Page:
Egypt Offers 13 Billion Pounds of Debt After Trimming Bonds
Egypt will offer 13 billion Egyptian pounds ($1.9 billion) of securities over the next week after limiting long-term debt sales amid rising yields. The nation’s benchmark dollar bonds were little changed.
The Arab country will seek bids for 6.5 billion pounds of six- and 12-month bills Feb. 14 and 5.5 billion pounds of three- and nine-month notes Feb. 17, according to central bank data on Bloomberg. It will sell 500 million pounds each of five- and seven-year bonds on Feb. 18, the data show.
The Finance Ministry last week cut long-term debt offerings after political unrest and delay in securing a $4.8 billion International Monetary Fund loan pushed borrowing costs higher. The sale of debt that matures in more than a year was reduced to less than 10 percent of this quarter’s 149.5 billion-pound target, compared with 16 percent before the change.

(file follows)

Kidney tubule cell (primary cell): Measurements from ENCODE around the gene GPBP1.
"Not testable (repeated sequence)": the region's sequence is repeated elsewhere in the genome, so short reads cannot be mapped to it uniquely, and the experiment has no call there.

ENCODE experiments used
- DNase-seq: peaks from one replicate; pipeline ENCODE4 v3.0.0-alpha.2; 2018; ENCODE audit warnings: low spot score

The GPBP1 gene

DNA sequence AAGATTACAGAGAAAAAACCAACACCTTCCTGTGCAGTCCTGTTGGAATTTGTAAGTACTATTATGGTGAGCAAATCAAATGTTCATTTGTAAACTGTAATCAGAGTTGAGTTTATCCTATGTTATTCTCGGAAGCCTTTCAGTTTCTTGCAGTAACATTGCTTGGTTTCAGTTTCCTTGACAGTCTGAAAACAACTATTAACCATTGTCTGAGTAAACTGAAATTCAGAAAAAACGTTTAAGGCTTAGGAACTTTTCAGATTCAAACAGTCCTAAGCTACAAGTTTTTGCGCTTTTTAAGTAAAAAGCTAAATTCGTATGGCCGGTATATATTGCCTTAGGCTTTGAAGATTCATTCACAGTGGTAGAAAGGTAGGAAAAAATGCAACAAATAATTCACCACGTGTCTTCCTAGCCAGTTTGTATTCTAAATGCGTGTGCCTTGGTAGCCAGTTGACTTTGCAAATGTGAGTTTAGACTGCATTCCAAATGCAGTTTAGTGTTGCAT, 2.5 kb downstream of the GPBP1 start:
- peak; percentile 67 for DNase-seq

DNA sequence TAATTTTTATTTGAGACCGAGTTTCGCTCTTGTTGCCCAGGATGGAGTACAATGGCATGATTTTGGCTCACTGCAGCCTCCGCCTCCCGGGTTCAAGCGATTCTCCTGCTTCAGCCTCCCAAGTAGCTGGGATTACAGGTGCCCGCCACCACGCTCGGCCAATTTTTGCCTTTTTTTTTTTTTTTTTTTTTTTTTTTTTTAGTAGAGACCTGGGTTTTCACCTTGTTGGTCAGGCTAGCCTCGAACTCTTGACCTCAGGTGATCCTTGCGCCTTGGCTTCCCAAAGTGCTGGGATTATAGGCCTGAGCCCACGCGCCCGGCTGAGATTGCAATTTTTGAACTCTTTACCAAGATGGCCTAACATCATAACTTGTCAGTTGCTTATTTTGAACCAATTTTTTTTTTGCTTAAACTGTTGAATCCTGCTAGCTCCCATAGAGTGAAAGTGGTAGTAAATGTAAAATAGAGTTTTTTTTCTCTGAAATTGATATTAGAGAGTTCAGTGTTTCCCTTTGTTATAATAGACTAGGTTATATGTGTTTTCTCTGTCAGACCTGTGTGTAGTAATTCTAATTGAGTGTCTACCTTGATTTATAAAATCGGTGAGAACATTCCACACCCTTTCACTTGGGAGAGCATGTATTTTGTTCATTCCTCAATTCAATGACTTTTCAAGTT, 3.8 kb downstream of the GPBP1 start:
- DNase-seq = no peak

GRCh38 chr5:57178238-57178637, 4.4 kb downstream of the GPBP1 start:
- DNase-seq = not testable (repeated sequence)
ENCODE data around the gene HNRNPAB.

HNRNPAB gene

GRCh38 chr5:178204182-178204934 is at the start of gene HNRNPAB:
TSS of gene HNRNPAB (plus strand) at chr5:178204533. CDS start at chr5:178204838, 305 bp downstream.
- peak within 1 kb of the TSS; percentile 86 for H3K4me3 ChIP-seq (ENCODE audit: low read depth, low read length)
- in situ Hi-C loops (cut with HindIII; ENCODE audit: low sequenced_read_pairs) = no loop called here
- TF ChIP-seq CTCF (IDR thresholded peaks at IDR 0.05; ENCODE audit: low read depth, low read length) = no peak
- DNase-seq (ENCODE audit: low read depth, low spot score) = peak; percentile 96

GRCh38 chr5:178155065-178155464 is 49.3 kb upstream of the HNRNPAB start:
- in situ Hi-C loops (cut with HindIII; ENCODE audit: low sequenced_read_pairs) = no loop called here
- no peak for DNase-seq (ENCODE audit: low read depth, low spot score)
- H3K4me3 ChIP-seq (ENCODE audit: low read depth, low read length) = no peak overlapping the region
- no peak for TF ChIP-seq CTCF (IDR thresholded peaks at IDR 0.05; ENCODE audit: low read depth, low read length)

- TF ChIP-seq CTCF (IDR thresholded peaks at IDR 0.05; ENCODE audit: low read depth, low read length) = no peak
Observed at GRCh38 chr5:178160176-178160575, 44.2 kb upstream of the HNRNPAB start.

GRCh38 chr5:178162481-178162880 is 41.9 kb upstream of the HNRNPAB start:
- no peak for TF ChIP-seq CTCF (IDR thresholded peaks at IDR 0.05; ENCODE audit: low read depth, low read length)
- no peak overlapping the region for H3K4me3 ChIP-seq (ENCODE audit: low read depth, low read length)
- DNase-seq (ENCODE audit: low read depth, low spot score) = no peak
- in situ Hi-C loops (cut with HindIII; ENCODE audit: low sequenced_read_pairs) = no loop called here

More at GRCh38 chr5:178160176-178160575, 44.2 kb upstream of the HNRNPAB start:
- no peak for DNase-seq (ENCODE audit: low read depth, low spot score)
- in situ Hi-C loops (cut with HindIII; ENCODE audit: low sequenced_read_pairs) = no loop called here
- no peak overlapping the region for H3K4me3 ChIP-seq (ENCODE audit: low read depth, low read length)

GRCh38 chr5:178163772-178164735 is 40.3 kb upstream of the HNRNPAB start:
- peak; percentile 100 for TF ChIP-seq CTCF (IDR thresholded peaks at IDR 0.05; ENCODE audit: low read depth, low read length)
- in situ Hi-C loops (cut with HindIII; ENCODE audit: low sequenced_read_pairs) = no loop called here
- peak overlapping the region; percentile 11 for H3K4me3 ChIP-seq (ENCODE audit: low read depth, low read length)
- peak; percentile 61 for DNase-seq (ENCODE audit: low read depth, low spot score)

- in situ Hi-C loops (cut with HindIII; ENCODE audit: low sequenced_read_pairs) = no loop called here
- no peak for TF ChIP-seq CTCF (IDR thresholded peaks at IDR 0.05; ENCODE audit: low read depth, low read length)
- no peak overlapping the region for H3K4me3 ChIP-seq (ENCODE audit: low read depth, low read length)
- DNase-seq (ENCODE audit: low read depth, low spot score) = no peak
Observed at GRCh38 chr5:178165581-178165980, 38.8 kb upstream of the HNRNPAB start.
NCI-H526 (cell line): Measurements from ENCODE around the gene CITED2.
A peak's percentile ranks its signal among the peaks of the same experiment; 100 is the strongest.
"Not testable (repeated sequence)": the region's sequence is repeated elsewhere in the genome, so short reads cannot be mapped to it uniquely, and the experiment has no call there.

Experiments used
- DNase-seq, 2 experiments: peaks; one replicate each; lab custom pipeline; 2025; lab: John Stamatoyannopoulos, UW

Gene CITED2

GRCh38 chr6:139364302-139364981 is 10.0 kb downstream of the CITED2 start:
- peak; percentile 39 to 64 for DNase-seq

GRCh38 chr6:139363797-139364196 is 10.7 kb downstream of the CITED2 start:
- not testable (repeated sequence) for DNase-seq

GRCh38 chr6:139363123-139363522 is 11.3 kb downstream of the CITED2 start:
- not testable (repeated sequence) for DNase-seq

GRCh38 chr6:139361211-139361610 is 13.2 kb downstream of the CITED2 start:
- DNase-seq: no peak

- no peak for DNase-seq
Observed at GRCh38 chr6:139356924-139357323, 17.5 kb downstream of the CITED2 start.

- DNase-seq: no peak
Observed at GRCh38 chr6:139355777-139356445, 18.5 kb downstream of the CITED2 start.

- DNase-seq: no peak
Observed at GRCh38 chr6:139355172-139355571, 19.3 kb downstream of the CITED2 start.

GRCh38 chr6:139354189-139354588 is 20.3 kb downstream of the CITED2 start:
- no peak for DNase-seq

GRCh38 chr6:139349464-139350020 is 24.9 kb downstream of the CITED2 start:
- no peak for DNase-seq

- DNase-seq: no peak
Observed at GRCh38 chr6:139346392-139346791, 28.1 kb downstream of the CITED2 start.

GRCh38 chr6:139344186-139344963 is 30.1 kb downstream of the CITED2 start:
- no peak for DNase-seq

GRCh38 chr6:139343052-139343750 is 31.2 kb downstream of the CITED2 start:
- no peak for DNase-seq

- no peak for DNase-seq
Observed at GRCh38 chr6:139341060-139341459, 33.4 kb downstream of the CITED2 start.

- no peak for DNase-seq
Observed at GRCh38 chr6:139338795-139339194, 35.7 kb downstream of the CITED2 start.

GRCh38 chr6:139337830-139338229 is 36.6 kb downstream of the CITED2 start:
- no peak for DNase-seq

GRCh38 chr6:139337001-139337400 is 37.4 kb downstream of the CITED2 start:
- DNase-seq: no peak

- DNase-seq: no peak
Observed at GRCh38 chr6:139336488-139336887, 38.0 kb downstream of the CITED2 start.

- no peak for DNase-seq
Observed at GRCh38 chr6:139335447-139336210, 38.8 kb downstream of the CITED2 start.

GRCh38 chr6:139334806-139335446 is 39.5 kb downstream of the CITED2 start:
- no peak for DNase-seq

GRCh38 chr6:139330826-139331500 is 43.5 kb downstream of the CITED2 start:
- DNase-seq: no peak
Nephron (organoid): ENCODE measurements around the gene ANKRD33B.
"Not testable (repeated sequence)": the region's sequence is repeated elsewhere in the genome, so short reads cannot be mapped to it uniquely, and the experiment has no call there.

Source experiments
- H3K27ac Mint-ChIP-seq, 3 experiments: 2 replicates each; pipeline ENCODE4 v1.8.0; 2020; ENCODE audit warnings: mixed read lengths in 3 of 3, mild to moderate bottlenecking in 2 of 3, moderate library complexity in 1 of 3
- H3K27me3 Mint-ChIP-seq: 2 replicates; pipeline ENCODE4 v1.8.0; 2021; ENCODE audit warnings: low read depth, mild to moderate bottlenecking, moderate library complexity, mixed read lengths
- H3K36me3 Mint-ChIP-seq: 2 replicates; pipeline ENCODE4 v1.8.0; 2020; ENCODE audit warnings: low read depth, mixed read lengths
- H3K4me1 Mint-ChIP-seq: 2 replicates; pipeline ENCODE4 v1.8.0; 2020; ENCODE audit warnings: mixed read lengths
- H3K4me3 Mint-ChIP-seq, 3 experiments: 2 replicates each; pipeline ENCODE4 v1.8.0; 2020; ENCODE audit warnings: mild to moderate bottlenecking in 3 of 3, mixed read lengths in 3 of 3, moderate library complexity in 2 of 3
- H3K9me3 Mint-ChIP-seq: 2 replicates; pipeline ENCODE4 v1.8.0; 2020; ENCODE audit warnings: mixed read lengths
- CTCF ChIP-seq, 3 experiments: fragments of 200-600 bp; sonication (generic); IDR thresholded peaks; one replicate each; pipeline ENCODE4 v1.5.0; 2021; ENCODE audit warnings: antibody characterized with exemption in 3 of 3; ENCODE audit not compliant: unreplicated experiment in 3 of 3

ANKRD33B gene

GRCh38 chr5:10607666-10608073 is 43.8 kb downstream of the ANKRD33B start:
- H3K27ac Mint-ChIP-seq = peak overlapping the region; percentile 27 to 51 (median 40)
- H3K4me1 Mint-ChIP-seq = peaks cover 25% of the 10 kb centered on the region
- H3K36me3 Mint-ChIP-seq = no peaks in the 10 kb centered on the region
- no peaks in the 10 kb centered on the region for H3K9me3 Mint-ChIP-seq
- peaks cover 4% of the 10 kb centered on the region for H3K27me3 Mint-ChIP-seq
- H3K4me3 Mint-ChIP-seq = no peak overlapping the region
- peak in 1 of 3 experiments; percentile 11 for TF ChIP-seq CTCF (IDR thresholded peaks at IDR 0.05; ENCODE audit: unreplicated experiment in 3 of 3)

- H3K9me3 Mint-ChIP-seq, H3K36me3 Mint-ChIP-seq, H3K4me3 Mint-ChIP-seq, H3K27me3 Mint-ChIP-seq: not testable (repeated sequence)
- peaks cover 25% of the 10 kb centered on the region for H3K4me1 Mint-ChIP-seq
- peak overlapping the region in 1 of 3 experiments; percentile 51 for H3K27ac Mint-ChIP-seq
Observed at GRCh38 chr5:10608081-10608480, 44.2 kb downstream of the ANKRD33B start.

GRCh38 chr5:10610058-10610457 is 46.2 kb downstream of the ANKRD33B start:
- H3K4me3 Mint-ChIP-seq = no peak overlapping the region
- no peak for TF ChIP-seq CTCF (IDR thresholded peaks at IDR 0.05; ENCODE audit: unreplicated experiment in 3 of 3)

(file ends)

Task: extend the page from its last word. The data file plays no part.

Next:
The average yield on one-year T-bills has climbed 117 basis points to 14.07 percent since hitting a 15-month low in November as rising tensions between the Islamist government and its secular opponents led to deadly street violence. The government yesterday sold 10-year notes at an average yield of 16.48 percent.
The pound has lost 7.9 percent since the central bank started auctioning dollars in December to local lenders to limit access. The currency traded at a record low of 6.7181 a dollar as of 10:53 a.m. in Cairo, according to Bank of Alexandria prices.
The yield on the government’s 5.75 percent dollar bonds due in April 2020 declined less than one basis point, or 0.01 percentage point, to 6.66 percent.
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